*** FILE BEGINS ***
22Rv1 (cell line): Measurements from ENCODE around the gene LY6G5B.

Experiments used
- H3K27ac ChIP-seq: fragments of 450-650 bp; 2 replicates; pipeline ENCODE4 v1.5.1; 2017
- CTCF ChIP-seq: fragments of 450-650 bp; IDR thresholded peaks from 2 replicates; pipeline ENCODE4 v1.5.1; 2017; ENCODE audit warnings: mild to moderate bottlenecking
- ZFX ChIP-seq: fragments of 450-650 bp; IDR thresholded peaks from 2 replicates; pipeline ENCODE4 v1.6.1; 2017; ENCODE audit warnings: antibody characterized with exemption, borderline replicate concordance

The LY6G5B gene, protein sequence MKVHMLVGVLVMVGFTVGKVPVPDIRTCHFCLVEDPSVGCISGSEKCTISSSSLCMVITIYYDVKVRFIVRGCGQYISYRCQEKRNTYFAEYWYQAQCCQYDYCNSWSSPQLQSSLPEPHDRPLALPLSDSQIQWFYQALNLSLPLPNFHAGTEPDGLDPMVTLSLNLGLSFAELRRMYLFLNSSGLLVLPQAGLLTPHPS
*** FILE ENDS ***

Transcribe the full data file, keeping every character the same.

22Rv1 (cell line): Measurements from ENCODE around the gene LY6G5B.

Experiments used
- H3K27ac ChIP-seq: fragments of 450-650 bp; 2 replicates; pipeline ENCODE4 v1.5.1; 2017
- CTCF ChIP-seq: fragments of 450-650 bp; IDR thresholded peaks from 2 replicates; pipeline ENCODE4 v1.5.1; 2017; ENCODE audit warnings: mild to moderate bottlenecking
- ZFX ChIP-seq: fragments of 450-650 bp; IDR thresholded peaks from 2 replicates; pipeline ENCODE4 v1.6.1; 2017; ENCODE audit warnings: antibody characterized with exemption, borderline replicate concordance

The LY6G5B gene, protein sequence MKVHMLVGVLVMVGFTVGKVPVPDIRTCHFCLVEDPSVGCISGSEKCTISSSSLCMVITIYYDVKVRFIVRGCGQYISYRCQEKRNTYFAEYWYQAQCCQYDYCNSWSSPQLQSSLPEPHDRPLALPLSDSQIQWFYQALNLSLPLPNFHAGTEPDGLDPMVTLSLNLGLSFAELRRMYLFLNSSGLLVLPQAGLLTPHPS